City considers buying Main Street theater

Building would provide a new home for Arts Council events

February 14, 2000|By Jennifer McMenamin | Jennifer McMenamin,SUN STAFF

The city of Westminster is looking to buy and renovate the historic Carroll Theater on Main Street -- owned by the Church of the Open Door -- as a performing and community arts center.

The Common Council is expected to decide tonight whether to sign an option to purchase the approximately 70-year-old theater at 91 W. Main St. from the church for $310,000. The building would be used by the Carroll County Arts Council and possibly other local organizations.

"Many of us think it would be a perfect site for the Arts Council or art-related events," said Mayor Kenneth A. Yowan. "If it was renovated, I think it would really be a beautiful addition to that end of town."

Arts Council Director Sandy Oxx said she was reluctant to discuss the proposal before tonight's meeting because the city and the 1,000-member arts group have not entered into specific negotiations.

"This is certainly something that we are interested in and we are anxious to hear what the City Council has to say," Oxx said.

She added she would be delighted to have a theater, especially one that would offer a stage for the performing arts.

If the council approves the option, the city would have until April 15 to determine how to fund the acquisition. State grant money might be available if Westminster officials can characterize the purchase as part of its downtown revitalization efforts.

"The governor has been very good to Westminster and has been very supportive of projects like this," said Councilman L. Gregory Pecoraro, who is also the state's assistant secretary of transportation. "So we are very hopeful that we will be able to get funding for this."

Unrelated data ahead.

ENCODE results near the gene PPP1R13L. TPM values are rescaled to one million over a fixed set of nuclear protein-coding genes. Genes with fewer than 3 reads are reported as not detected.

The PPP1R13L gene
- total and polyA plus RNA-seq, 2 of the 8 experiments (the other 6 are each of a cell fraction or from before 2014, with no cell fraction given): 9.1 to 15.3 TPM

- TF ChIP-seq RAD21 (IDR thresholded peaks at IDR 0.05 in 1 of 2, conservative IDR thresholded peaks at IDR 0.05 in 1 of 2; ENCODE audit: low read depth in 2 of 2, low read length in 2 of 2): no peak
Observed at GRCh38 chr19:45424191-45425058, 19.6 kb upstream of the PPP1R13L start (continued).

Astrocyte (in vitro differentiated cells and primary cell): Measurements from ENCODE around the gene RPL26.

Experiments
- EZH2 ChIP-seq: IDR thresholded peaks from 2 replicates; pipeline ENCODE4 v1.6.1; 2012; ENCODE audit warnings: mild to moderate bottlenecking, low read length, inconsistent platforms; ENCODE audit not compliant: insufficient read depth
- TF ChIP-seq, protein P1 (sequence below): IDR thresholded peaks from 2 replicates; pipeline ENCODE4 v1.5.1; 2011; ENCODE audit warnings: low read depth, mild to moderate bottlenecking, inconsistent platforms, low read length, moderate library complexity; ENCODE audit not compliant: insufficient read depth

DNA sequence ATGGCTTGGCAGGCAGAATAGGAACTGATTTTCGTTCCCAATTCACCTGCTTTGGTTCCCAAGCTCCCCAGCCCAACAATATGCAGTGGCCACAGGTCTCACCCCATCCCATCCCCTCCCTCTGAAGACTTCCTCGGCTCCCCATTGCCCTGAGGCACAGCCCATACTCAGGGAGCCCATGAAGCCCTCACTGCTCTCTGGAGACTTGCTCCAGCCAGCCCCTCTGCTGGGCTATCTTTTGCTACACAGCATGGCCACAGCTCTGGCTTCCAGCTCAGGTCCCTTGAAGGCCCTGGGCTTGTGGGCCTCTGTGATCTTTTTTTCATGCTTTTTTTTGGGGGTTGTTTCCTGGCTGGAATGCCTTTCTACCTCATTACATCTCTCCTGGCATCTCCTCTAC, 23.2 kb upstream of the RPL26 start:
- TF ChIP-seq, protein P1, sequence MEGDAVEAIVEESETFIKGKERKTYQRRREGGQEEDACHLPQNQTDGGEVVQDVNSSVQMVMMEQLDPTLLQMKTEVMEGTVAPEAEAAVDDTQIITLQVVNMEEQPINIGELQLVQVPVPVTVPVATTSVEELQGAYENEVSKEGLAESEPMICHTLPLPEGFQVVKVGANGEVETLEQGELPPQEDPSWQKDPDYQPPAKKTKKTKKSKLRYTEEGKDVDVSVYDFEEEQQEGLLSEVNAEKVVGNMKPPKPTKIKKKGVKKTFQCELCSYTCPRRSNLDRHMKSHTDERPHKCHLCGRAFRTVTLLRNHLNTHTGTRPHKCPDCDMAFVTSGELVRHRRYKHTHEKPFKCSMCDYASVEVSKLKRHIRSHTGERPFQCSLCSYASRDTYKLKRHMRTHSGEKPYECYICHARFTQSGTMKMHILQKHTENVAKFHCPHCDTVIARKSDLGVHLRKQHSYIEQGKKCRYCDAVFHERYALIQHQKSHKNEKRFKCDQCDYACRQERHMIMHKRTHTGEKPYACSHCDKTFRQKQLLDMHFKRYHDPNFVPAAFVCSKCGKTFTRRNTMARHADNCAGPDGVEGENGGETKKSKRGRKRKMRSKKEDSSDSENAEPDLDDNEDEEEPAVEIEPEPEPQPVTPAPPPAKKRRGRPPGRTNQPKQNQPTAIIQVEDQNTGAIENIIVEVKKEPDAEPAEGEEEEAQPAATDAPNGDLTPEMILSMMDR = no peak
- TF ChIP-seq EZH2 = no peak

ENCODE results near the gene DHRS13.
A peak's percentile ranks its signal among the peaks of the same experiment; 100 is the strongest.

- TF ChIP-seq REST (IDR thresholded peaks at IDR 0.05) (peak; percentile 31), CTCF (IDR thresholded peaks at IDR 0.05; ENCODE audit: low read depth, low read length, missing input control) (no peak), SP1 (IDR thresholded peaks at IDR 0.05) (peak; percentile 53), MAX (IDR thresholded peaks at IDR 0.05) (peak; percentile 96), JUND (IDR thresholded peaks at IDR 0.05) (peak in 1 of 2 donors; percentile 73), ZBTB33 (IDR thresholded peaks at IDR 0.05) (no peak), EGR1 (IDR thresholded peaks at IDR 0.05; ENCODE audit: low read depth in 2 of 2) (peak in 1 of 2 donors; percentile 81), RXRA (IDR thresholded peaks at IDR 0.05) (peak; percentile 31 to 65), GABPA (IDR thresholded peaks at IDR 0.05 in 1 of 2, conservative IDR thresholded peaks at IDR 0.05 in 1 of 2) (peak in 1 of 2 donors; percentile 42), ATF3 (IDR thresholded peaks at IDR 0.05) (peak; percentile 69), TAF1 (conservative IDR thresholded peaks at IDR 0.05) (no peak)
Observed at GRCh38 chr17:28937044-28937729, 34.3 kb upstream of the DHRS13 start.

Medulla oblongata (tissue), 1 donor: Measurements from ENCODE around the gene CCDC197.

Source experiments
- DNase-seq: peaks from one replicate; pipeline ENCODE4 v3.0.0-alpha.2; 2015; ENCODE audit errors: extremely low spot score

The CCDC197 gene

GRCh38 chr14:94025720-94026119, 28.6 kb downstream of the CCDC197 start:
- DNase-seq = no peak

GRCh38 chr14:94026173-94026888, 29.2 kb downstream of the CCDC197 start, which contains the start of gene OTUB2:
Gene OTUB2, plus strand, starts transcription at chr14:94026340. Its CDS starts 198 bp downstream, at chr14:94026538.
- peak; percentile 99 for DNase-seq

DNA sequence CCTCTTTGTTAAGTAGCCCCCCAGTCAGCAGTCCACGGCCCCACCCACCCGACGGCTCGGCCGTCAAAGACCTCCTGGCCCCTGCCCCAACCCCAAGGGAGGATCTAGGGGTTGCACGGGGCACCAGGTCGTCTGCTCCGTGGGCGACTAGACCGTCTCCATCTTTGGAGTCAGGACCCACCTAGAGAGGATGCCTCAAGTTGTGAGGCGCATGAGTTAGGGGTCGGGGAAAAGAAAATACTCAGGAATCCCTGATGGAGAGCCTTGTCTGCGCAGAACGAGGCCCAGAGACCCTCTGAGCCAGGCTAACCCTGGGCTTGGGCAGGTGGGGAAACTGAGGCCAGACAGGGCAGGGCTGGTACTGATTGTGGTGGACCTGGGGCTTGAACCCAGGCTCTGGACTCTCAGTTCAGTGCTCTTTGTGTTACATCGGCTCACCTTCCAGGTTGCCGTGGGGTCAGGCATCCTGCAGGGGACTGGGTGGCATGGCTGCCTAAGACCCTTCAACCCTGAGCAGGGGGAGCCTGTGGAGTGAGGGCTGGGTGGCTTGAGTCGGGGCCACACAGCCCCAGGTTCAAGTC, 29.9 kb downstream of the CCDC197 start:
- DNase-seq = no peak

Struggling to regain its status as a historic hub despite the encroachment of chain stores and restaurants on Route 140, Westminster is one of seven Maryland areas targeted recently for historical and commercial revitalization.

Resplendent with Victorian homes and buildings more than 100 years old, the nearly three-mile downtown stretch was placed on the state Department of Housing and Community Development's Main Street Maryland list last spring. The distinction added Westminster to a national program that has invested more than $7 billion in 1,400 communities since 1977 .

In the past five years, the business community has invested millions of dollars in renovation on Main Street: The old J.C. Penney building underwent a $750,000 face lift in 1995 to become the Winchester West Building; Jiffy Mart built a gas station and convenience store on a vacant lot in 1996; Barnes-Bollinger Insurance Services Inc. expanded its offices in 1998; and last year, Harry's Main Street Grille reopened after an extensive expansion.

City officials said the theater project would mark a westward expansion of that revitalization effort, which has mostly focused on the east side.

Yowan said a number of cities across the state -- including Easton -- have purchased and renovated old theaters for different uses.

The Carroll Theater, a mustard-colored brick and black glazed tile building, closed about 10 years ago. The Church of the Open Door has been using the theater for its Sunday bus church ministry; that service would likely be moved to the church's camp on Nicodemus Road.

"It still looks like a movie theater, and it needs a lot of work," said the Rev. Norris Belcher, Open Door pastor. "We have decided to go in another direction and do not want to put any money into the building."

The church put the art deco theater on the market a few months ago. Two other churches had expressed interest in buying it.

As soon as the building went up for sale, city officials inquired whether the Arts Council would be interested in the site. Oxx said she immediately thought of more space, better exposure and a government partnership -- all appealing prospects for an arts group that is "growing by leaps and bounds."

"I think it would be a great venue to have live poetry and live music," said Susan Tegeler, literature adviser for the council and a founding member of the Poetry Forum. "We could have film festivals and all kinds of neat things."

Most of the arts councils in Maryland are in buildings provided by local governments, she said.

The council is in a lower-level office and small gallery at 15 E. Main St.

Sun staff writers Mary Gail Hare and Brenda J. Buote contributed to this article.

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